Discover more from Gad’s Newsletter
Out of Stock, Out of Mind
But this is not a finance newsletter, so I would like to focus on the operational aspects.
One of the most interesting features of the firm’s operations is that, unlike many other ultra-fast grocers, Instacart picks up and delivers customers’ orders from local stores. In fact, you can choose which store you like to order from.
For example, in Philly, on a Saturday morning, as I write this article, these are the options I see on my screen (and I’m not an Instacart customer):
Similar to DoorDash, which delivers from local restaurants (even though it has started delivering groceries from Dashmart —its local fulfillment center), but quite different from Amazon, which delivers primarily from WholeFoods and its own warehouses, and GoPuff, which also delivers from its own warehouses.
The main advantages of fulfilling from other stores is that you don’t have to maintain a warehouse or carry inventory, both of which are very expensive and require significant capital. But not carrying inventory also has disadvantages. One of them is the fact that you can’t really control the inventory. And I don’t mean only the product assortment a grocery store carries, I also mean whether the product is even available or not.
Growing up in a world of Google and Facebook (that track each and every click), you may be wondering how it’s possible that Instacart doesn’t know if an item is actually available, and you might be shocked to learn that retail stores have inventory accuracy issues.
I always find the following fact astonishing. In a research paper published in 2008, Nicole DeHoratius and Ananth Raman found inaccuracies in 65% of the nearly 400K inventory records they observed across 37 retail stores of an unnamed retailer. You may find this odd and exaggerated, but the consensus among others is that the number hovers around 60%. In fact, the belief is that this level of inaccuracy drives almost 15% of stockouts.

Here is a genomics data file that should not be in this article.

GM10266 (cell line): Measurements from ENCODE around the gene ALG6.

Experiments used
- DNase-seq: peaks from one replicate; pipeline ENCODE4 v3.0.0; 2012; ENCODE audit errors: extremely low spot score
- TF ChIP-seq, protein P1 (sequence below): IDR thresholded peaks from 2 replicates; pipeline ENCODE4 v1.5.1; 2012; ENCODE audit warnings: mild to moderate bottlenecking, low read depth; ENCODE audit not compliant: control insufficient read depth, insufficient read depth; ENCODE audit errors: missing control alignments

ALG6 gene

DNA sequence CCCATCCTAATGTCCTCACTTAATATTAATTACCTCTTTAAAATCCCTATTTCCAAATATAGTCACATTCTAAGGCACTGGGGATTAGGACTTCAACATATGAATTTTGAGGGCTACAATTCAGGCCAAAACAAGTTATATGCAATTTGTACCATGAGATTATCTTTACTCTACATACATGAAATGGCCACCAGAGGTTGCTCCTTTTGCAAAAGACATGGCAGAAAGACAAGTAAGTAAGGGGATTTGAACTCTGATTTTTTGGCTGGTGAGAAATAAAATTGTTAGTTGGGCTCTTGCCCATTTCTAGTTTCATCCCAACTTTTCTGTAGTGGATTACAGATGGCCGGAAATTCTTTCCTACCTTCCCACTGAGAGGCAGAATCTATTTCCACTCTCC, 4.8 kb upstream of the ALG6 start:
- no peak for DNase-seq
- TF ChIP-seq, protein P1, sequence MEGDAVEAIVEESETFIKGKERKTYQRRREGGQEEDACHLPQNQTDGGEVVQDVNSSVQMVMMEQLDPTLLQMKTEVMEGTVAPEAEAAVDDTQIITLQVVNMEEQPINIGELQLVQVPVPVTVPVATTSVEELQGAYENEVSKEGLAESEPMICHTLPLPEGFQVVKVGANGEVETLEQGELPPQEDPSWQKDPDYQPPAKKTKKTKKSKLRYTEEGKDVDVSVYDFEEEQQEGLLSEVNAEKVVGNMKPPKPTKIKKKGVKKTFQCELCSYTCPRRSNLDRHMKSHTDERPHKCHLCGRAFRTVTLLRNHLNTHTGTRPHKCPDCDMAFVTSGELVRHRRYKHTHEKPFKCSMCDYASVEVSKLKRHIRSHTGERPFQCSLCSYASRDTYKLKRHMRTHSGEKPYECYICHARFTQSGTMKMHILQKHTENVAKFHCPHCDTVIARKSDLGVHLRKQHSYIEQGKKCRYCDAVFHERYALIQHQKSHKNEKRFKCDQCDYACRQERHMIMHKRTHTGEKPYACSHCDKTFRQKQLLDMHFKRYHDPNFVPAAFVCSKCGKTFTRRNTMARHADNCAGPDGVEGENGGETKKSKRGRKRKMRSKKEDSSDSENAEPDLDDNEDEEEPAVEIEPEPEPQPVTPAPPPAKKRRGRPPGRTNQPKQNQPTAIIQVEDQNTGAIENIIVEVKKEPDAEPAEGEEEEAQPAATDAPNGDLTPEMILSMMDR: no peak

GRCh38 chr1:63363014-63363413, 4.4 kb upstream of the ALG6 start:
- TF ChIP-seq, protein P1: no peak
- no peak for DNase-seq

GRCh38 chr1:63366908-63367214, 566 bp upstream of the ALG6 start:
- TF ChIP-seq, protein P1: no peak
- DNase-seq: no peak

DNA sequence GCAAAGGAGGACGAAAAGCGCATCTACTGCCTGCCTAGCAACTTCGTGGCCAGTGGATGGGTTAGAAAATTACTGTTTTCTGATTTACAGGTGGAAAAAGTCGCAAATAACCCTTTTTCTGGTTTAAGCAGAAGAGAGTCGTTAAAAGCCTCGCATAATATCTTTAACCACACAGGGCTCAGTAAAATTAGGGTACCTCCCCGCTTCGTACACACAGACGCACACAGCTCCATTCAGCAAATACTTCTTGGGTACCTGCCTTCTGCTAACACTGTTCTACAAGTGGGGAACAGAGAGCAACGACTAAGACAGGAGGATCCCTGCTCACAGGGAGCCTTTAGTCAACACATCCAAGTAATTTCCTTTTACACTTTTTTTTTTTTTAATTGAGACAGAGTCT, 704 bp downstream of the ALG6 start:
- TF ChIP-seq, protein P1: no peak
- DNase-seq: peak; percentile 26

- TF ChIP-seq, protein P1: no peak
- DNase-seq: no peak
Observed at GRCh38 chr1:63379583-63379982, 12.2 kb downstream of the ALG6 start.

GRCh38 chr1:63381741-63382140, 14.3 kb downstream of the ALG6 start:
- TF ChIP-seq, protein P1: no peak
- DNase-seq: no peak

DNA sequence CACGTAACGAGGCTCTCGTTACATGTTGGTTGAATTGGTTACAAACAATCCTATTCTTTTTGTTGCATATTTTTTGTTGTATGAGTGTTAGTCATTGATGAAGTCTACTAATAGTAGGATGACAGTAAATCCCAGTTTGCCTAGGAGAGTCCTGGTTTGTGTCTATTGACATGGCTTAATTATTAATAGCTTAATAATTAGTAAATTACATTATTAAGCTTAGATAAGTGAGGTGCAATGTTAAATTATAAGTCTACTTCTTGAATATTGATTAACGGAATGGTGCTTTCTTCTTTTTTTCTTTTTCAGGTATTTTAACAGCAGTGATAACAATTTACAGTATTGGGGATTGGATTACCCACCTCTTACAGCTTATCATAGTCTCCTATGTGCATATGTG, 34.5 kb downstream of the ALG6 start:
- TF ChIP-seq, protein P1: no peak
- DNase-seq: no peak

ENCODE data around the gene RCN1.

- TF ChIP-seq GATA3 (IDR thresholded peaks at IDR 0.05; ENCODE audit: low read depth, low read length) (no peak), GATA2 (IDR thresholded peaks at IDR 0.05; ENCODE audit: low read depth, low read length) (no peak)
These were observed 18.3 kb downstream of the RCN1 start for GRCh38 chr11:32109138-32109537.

Why there’s so much inventory inaccuracy is a different question, but I always tell people to do the following experiment. Next time you go to the supermarket, buy four flavors of the same yogurt brand. Choose strawberry, raspberry, vanilla, and plain (it has to be these 4, don’t ask why, these are the rules). If the cashier scans one of them 4 times (as many usually do since it’s easier), they will have messed up the entire inventory system for the entire day. The same happens if you take an item and return it to the wrong shelf, when you decide not to buy it.
And it’s one thing if this happens at the supermarket —if the product you are looking for seems to be missing, you can ask a store associate to help you or to check if they have more of said product you want in the backroom, or you can look around and find a similar product to the one you want.
But when everything is online, things are harder. You can’t really look around and there are no store associates available. Things become even worse when you are on a platform that offers its customers the promise of reliable service: the promise being that customers won’t need to go to the store and do another round of replenishment because an item was not available.
So now comes the big question: how transparent do you, as a platform, want to be on the fact that your partners may not provide “accurate information,” and really don’t know whether an item is available or not?
It may be less of an issue for a platform like Amazon or Uber, who have millions of third-party sellers or gig workers. But for a platform like Instacart, that has but a few partners, and each carries a significant share of supply and customers in each area, it’s a pretty big deal.
So the question is, to what extent should a platform be transparent with customers on:
how little control they have over inventory,
how bad inventory systems really are (the inability to know whether something is in stock or not), and
how inefficient their partners really are.
A recent paper by Dmitry Mitrofanov and collaborators from Instacart, shares an interesting experiment they conducted. From October 2021 to April 2022, Dmitry and Instacart ran two different field studies on an inventory information sharing policy:
“Over the course of these field experiments Instacart appended a ‘Likely out of stock’ label to an item’s description on its storefront if Instacart’s machine learning model estimated the probability of the item being in stock as falling below a certain threshold.”
You can see an example below:
First, they ran a month-long field experiment with the goal of estimating the impact of this information-sharing policy on customer purchasing behavior and customer satisfaction.
The results? Items that were “likely out of stock” were ordered less often than items that were in stock. In fact, there was a 25% relative reduction in the proportion of items ordered that were likely to be out of stock.